I loved the neighborhoods I called home in both Queens and Brooklyn and I will always advocate for them being amazing places to live. I promise I will never be a Manhattan snob. But it does feel like I have crossed a threshold that I didn’t ever think I would be able to cross.
Now it might sound like I’ve moved into a penthouse on Central Park West or something with the way I talk about my move to the Upper West Side, which isn’t the case. And although my new address is modest and I’m in no way living like a New York celebrity, I still feel like I’ve hit a milestone. A part of New York life that I never thought I would actually experience has unveiled itself to me. Believe me, I know how corny that sounds. Just like I know how corny it is that the first day I went running in Central Park I actually cried.
I have been waking up every day for the last month and a half to the chaos of a New York City morning, complete with car horns, dogs barking, and deep New York accents yelling about things I can’t make out. It’s all just passing noise that reminds me where I am, and maybe that sounds terrible to you but I’m absolutely in love with it. And I fall even deeper in love when I get to leave my apartment and walk a few blocks to stumble by the Natural History Museum or in minutes I’ll find myself strolling through Central Park.
While all this may be insignificant to some, it is quite literally my dream come true. For so much of my life this city defined who I was before I ever set foot here. Before I ever stared up at Times Square, threw my hand up to hail a cab, or maneuvered my way through the cobblestone streets of the Meatpacking District. My dream wasn’t to move here in order to become an actress or a big wig in the financial world or to fall in love with a Park Avenue prince. My dream is and always has been New York City.
I am actually giddy about the city I live in and I really hope the feeling never goes away.
Moving to the Upper West Side is just monumental for me because I finally feel like I’ve fulfilled a dream to its capacity. Sure there is always places for this dream to travel. I could set my sights on that Central Park West penthouse with the luxury doorman or a large trendy loft in SoHo, but right now what I have feels like just enough. For the first time in probably my entire life I’m insanely happy just to be where I am.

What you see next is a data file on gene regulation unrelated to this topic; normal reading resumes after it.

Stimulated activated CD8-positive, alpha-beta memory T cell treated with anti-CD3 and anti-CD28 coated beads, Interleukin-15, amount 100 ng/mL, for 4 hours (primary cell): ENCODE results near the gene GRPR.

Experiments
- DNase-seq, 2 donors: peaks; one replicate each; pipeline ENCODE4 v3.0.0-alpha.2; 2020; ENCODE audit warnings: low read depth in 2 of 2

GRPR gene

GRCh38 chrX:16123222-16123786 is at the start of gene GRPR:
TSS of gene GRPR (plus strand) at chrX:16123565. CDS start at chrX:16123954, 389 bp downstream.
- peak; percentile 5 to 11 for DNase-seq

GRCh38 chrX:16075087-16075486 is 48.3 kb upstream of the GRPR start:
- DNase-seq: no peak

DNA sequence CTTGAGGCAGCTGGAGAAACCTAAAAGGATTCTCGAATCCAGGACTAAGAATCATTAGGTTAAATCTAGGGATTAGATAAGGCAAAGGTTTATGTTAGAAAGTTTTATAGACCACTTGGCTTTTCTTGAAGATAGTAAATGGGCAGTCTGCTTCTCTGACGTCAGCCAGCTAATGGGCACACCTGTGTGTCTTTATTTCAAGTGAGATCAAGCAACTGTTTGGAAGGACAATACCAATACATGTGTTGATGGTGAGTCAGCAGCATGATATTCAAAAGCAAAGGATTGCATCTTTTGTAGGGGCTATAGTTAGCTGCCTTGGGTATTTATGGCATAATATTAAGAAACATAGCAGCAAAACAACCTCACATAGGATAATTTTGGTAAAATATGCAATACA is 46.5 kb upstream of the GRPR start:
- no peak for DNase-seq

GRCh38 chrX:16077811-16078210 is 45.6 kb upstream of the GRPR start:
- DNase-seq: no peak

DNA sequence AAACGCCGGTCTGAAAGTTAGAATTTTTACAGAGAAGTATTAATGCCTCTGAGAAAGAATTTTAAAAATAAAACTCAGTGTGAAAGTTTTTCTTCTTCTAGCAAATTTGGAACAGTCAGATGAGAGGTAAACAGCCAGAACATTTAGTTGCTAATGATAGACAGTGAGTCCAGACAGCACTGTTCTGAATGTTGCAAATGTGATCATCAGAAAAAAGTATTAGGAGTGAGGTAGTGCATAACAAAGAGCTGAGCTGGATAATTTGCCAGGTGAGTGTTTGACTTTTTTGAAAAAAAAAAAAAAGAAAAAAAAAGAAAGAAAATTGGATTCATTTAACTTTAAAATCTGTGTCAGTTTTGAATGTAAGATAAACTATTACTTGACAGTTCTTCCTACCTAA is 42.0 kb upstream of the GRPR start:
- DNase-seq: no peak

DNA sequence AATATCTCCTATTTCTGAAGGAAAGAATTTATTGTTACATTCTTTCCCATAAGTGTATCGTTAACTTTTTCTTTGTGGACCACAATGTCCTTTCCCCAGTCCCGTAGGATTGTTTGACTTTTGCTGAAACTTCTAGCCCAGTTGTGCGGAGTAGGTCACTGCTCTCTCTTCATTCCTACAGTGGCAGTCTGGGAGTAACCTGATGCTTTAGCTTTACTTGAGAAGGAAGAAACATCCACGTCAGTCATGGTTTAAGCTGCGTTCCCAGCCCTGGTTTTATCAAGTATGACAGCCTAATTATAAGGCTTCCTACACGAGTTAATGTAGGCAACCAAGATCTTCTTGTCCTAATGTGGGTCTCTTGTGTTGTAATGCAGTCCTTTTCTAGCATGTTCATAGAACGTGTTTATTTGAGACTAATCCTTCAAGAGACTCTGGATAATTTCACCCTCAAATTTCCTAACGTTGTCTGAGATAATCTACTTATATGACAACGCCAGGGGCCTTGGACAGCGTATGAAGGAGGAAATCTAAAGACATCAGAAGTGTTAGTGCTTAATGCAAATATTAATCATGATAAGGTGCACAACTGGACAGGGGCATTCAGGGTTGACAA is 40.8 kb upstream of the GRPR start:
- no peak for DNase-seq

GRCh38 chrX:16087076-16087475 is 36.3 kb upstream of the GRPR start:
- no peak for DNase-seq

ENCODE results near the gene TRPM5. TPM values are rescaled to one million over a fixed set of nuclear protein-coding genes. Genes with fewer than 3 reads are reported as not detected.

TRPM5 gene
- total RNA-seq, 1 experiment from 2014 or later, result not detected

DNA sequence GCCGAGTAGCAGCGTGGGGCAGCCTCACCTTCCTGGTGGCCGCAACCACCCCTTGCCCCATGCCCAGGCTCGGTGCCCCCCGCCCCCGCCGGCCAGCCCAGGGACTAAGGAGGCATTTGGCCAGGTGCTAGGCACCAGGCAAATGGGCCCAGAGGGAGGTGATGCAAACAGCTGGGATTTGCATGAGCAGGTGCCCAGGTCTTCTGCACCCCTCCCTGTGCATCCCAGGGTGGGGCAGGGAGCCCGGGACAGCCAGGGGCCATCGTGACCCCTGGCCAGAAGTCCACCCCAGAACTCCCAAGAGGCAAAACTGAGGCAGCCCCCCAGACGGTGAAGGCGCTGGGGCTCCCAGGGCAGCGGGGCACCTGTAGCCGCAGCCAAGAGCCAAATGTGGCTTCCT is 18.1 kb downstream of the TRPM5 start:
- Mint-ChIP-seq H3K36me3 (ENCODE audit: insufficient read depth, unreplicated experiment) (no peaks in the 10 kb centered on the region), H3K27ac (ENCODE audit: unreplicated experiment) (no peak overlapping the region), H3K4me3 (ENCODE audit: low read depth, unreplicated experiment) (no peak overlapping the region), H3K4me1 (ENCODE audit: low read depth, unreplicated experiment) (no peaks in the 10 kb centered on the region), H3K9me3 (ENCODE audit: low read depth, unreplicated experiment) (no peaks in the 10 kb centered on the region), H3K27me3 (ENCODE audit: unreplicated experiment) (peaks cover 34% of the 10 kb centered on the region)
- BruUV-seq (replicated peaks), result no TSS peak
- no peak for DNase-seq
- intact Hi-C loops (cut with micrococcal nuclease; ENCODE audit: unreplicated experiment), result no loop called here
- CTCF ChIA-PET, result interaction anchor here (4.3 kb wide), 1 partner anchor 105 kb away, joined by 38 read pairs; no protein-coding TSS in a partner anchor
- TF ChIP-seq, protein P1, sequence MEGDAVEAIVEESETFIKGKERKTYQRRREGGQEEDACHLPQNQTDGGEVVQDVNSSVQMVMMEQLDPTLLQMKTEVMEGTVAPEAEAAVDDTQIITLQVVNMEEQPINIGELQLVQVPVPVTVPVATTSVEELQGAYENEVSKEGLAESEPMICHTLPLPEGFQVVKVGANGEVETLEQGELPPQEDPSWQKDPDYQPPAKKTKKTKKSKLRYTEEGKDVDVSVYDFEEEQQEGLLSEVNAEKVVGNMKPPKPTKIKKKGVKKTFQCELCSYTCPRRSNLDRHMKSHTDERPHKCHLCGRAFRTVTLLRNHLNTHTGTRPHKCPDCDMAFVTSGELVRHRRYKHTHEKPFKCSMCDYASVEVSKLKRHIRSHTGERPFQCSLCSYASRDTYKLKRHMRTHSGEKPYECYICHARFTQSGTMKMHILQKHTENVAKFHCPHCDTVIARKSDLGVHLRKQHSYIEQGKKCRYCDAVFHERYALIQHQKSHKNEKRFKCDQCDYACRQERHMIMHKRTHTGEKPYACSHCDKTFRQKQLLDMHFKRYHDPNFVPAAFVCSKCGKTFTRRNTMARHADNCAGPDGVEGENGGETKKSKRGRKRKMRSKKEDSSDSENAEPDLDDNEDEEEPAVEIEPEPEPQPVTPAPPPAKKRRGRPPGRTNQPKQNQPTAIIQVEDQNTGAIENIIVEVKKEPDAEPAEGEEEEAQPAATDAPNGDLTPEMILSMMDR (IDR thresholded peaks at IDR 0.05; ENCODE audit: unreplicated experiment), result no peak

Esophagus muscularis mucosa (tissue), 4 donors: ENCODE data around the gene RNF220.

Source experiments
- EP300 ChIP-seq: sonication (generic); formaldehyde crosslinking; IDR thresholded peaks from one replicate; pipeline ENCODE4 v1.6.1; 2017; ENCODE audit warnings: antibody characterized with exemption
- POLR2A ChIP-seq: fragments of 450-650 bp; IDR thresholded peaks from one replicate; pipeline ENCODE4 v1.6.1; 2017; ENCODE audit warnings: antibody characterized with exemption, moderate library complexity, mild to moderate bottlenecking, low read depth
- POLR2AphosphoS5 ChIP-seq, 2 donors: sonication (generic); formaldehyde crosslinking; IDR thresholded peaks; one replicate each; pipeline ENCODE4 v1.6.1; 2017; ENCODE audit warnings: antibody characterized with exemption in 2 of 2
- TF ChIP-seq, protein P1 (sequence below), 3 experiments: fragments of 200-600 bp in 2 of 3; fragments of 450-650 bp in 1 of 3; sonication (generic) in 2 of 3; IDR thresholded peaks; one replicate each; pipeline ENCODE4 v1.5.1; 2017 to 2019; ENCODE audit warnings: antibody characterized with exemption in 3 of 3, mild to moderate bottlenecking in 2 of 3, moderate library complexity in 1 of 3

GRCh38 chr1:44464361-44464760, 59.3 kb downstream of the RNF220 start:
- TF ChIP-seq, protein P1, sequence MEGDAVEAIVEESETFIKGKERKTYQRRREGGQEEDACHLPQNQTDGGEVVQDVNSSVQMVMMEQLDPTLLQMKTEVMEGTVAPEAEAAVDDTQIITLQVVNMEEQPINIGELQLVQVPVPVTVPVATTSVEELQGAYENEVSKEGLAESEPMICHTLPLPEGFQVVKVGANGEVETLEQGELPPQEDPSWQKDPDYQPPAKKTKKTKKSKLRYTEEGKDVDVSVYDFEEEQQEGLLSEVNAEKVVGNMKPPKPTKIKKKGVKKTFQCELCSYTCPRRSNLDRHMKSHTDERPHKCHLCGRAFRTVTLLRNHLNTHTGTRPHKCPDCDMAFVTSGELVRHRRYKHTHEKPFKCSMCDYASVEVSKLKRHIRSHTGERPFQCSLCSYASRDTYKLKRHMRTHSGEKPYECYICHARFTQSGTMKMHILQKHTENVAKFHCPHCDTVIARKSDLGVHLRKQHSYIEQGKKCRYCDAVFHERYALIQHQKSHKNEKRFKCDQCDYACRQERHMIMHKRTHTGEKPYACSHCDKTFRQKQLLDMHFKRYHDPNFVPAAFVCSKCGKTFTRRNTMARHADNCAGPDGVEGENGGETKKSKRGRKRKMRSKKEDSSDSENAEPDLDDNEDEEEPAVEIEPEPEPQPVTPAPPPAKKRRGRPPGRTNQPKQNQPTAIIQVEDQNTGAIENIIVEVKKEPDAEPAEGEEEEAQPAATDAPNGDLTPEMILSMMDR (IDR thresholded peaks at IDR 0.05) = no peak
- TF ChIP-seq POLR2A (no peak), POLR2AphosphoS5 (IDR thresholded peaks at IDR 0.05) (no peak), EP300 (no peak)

I’m not searching for a new destination or the next patch of sky to marvel at. I’m not telling everyone I come across about how much I would rather be anywhere but here. Instead I’m searching for ways to anchor down and explore this new New York for everything it has to offer. I’m enjoying Central Park more than I’ve ever been able to before. I’m walking to work instead of commuting for almost an hour on the subway. I’m getting out of my apartment more and enjoying New York City for the living, breathing entity that it is, and I’m even more excited about sharing everything I love about this city on my blog.
But most importantly I can’t stop thinking about how much I want to go back in time and tell the younger version of myself, the dreamer who kept her sights on New York City her entire life, the one I owe the entire crazy idea that I could do this to, that she’s actually going to make it happen.